• Feed a small amount of solder to the joint and remove the soldering iron after 2 seconds in order to not damage the board. Do this for all the pins in the BNO055.
  • OK, we are done soldering. With the soldering iron hot, wipe it off on a damp sponge.
  • Turn off the soldering iron and clean everything up.

With the BNO055 all cooled off, we need to wire the BNO055 to the Arduino Uno using the solderless breadboard. Here are the connections we need to make.

  • Connect Vin of the BNO055 to the power supply of 5V on the Arduino
  • Connect GND of the BNO055 to GND on the Arduino
  • Connect the SDA pin of the BNO055 to the SDA pin of the Arduino, which is A4.
  • Connect the SCL pin of the BNO055 to the SCL pin of the Arduino, which is A5.

Next, we attach the Arduino Uno to the USB port on our main desktop computer.

Now, on our desktop computer, we open Arduino.

We navigate to the Library manager and install two libraries:

  1. The Adafruit Unified Sensor system library to retrieve orientation data in a standard data format, and…
  2. The Adafruit_BNO055 driver, which supports reading raw sensor data.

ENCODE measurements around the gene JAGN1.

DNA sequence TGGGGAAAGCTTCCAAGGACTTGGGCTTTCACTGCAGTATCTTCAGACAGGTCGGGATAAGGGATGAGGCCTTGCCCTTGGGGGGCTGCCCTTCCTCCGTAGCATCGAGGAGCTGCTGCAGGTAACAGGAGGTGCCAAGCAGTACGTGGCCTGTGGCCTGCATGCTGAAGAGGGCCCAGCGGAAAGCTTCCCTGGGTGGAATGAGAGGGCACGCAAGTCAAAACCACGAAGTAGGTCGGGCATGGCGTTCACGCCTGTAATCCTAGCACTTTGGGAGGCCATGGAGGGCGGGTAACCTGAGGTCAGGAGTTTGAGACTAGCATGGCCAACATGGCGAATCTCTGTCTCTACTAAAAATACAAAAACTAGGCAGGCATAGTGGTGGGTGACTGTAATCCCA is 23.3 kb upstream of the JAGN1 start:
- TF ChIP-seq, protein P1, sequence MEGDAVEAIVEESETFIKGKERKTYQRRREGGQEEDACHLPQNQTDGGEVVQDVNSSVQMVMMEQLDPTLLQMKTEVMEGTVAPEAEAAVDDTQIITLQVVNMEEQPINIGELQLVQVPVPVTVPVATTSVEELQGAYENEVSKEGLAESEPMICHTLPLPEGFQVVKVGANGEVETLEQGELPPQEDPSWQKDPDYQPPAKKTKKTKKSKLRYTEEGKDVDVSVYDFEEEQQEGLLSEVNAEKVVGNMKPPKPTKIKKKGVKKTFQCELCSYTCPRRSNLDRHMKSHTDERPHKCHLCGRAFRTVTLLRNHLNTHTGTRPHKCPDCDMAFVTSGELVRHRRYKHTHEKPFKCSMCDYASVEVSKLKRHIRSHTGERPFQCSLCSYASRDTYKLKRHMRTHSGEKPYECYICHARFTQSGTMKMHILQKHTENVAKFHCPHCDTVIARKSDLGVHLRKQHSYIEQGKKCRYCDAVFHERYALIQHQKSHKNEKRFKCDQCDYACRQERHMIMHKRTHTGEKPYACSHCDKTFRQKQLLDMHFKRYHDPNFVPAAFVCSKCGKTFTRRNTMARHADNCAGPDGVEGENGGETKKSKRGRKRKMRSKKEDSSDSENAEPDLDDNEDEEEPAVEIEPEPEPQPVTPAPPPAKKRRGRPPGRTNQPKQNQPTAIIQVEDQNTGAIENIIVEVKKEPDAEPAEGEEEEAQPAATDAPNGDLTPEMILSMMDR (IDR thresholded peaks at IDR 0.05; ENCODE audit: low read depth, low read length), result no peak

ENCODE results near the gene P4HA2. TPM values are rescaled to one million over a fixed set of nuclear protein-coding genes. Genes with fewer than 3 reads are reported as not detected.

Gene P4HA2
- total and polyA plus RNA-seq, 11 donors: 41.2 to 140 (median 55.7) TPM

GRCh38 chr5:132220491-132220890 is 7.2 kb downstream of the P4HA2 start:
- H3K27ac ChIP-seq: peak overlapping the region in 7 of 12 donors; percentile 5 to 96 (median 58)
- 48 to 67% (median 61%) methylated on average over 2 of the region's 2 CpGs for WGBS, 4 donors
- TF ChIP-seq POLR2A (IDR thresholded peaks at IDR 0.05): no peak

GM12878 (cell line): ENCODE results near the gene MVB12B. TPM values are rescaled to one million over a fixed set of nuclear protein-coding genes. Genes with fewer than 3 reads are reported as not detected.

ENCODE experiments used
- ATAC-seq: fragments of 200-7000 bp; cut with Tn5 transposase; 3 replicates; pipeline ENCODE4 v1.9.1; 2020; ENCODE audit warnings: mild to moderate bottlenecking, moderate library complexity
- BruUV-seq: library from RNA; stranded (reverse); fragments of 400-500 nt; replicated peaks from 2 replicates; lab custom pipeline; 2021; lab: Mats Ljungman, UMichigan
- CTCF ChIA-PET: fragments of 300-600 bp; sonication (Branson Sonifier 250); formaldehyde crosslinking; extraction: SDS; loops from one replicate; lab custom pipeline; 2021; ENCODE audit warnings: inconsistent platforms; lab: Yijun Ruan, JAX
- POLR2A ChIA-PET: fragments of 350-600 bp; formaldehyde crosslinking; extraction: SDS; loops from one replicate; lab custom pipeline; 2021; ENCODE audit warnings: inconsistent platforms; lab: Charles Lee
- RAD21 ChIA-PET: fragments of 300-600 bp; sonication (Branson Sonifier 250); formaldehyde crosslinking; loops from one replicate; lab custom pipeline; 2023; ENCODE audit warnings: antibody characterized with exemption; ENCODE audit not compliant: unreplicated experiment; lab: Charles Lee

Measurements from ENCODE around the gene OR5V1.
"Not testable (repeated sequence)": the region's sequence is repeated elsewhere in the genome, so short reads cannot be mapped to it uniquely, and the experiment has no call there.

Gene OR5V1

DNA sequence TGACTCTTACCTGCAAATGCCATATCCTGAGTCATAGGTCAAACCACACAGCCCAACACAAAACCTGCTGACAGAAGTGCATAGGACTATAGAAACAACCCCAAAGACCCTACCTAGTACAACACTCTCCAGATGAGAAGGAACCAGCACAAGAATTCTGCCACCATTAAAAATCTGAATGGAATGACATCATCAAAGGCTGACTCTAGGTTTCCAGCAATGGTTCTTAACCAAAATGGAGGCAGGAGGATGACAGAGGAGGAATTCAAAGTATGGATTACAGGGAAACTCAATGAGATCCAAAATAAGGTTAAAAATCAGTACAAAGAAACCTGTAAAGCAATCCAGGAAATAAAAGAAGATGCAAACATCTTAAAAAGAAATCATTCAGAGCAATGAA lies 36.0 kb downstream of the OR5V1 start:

Now, go to File -> Examples -> Adafruit BNO055, and click sensorapi. The Arduino sketch that pops up is a demo that will help us test the BNO055.

First double check the Arduino is properly connected to your desktop computer by going to Tools -> Port. Make sure the Arduino/Genuino Uno has a checkmark next to it.

Now, let’s run the demo. Save the sensorapi sketch, compile it by clicking the checkmark, and upload it to the Arduino by clicking the right arrow button.

Once it is finished uploading, open the Serial monitor by clicking the magnifying glass in the upper right corner. We see the x, y, and z orientation data flowing in real-time.

However, we want Roll, Pitch, Yaw data and not X, Y, Z. So we need to change X, Y, and Z to Roll, Pitch, Yaw.

I’m going to use this website to refresh myself what roll, pitch, and yaw are.

Yaw is movement from side to side. Like when you shake your head “no.”

Pitch is movement up and down. Like when you nod your head “yes.”

Roll is movement from left to right. Like when you tilt your head from side to side.

Ok, let’s start the sensorapi program up again and see what happens to the X, Y, and Z values when we move the BNO055 board around, in different orientations. The front of the BNO055 board is labeled BNO055. 

We rotate the BNO055 board around to 90 degrees yaw in the East direction. I see the X value changes. Then we roll the board to the right. The Z value changes. I then pitch the board by pointing the board straight up at the sky. The Y value changes.  So there we have it. Yaw is X, Roll is Z, and Pitch is Y.